The whole thing is sitcom, but that isn't necessarily a bad thing. The premier of the great Ninth symphony is a hoot, really great television that works as a movie. It's lots of fun, with great performances all around. But this is Ed Harris' shining moment, going back and forth between the silly old codger and the genius philosopher and back again. His explanation of why he is the way his is quite believable.

This is one of the big ones for the fall. See it.

Little Children

Written and Directed
by Todd Field

The little children of the title aren't the little children of the picture, the title applies to the behavior of some of the adults. Parents can be as immature as their kids, sometimes, and that usually has to do with that great negation of intelligence and responsibility, sex.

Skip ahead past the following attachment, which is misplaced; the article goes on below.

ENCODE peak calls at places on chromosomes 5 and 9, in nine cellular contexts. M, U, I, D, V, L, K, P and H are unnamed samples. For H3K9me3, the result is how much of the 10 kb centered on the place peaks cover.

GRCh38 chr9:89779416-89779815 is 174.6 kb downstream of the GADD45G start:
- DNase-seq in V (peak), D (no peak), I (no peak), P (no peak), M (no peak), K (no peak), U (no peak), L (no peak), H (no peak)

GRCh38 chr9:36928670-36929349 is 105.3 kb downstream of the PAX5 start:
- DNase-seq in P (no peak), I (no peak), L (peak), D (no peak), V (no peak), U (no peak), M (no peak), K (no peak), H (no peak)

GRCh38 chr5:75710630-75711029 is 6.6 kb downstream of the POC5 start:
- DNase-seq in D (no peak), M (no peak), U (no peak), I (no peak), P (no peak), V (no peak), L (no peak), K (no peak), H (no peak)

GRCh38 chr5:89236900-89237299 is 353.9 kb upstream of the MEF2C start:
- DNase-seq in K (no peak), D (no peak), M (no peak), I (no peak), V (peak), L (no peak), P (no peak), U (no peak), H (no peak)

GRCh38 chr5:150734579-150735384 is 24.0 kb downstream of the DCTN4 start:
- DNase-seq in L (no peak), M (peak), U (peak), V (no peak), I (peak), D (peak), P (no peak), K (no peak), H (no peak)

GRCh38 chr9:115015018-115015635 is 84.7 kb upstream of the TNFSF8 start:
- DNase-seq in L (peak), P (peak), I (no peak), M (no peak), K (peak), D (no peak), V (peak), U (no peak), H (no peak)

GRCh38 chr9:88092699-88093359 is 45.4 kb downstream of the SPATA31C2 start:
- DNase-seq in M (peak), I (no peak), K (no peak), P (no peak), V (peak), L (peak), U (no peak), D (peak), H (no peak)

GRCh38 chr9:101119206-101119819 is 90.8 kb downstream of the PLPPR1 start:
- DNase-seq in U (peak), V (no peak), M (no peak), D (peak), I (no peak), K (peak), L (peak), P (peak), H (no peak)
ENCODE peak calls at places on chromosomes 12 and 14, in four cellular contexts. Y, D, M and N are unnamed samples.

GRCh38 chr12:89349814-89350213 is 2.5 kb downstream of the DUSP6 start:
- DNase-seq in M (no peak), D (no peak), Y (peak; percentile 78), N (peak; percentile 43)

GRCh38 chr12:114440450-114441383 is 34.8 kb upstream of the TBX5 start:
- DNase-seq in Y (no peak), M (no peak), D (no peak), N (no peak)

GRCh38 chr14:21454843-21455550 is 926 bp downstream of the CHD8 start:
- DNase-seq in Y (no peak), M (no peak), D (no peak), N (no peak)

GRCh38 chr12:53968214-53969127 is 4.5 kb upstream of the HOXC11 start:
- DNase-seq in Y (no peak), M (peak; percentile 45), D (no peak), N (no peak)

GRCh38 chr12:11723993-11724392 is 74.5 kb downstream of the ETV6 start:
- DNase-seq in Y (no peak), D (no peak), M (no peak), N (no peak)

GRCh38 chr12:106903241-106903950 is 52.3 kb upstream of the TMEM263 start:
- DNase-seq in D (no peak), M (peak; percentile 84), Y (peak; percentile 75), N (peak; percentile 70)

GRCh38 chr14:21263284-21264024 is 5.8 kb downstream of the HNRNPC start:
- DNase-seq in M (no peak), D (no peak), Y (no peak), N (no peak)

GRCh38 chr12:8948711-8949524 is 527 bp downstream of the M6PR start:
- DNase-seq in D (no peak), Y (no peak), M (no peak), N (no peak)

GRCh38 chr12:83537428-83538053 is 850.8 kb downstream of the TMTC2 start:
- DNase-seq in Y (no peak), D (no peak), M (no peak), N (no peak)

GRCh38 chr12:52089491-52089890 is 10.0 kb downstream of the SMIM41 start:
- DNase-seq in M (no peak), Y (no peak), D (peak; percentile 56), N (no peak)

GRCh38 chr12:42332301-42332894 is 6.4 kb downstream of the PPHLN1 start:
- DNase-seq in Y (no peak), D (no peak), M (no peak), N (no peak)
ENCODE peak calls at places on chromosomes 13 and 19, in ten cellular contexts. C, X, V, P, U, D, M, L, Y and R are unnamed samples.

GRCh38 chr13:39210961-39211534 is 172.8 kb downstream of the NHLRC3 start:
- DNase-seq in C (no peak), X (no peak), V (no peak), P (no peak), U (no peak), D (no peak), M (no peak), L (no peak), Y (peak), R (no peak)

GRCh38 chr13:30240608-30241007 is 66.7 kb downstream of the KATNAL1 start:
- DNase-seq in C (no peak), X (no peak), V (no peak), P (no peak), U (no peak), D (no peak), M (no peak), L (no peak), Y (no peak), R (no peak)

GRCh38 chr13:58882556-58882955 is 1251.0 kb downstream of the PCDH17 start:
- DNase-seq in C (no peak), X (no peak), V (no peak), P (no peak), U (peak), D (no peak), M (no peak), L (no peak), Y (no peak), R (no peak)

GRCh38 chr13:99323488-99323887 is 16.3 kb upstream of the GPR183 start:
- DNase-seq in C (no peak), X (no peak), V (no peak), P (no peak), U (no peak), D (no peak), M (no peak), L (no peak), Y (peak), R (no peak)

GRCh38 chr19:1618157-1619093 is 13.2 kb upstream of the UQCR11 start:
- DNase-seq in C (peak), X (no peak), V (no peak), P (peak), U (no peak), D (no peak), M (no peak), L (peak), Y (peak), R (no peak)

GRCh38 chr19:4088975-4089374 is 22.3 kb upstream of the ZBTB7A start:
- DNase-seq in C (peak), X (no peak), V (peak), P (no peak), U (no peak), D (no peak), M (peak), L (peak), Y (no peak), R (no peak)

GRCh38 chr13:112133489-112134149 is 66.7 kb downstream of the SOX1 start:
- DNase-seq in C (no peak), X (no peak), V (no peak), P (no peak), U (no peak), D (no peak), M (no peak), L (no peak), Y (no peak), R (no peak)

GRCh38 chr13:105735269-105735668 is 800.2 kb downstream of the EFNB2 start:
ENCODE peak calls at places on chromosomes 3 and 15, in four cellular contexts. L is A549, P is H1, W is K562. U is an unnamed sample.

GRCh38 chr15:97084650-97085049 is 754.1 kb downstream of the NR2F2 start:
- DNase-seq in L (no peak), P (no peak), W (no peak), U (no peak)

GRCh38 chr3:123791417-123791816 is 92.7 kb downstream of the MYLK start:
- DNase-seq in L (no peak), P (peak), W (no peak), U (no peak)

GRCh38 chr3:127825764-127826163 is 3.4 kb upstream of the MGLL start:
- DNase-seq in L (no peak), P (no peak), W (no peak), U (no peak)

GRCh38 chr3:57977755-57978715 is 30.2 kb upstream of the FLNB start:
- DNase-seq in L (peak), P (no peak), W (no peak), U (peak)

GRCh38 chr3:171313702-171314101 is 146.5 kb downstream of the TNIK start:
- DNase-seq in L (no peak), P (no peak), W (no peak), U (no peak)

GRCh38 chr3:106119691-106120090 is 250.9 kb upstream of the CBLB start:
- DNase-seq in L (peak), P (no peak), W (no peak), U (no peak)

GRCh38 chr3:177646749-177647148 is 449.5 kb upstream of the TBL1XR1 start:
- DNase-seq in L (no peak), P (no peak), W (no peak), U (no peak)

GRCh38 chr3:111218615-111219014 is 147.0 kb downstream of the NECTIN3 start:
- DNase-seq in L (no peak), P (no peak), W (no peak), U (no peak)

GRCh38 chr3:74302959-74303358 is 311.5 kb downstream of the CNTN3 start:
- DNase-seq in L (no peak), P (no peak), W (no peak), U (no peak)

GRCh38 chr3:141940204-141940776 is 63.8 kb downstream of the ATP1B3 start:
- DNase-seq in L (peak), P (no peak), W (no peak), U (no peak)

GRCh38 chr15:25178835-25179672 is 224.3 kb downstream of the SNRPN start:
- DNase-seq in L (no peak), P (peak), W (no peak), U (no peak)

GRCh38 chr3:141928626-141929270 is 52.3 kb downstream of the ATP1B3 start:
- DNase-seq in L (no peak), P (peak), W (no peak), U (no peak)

The film begins in “Desperate Housewives-Land.” It doesn't matter that this is in Suburban Boston and not Orange county, California, It's all the same…and in this episode, we have a suspected child molester, Ronald James McGorvey (Jackie Earle Haley), back from prison after two years stretch for indecent exposure. The local vigilance committee, has plastered thousands of signs with the guy's face on it all over town, this leads to the ending the press notes ask us not to reveal, but prior to that, we have the morning playtime in the park, where Sarah Pierce(Kate Winslet) and her daughter Lucy(Sadie Goldstein) reluctantly hang out with the other mothers and kids in an attempt to relieve the boredom that suburban motherhood can generally inspire. We know this because the omniscient narration tells us so.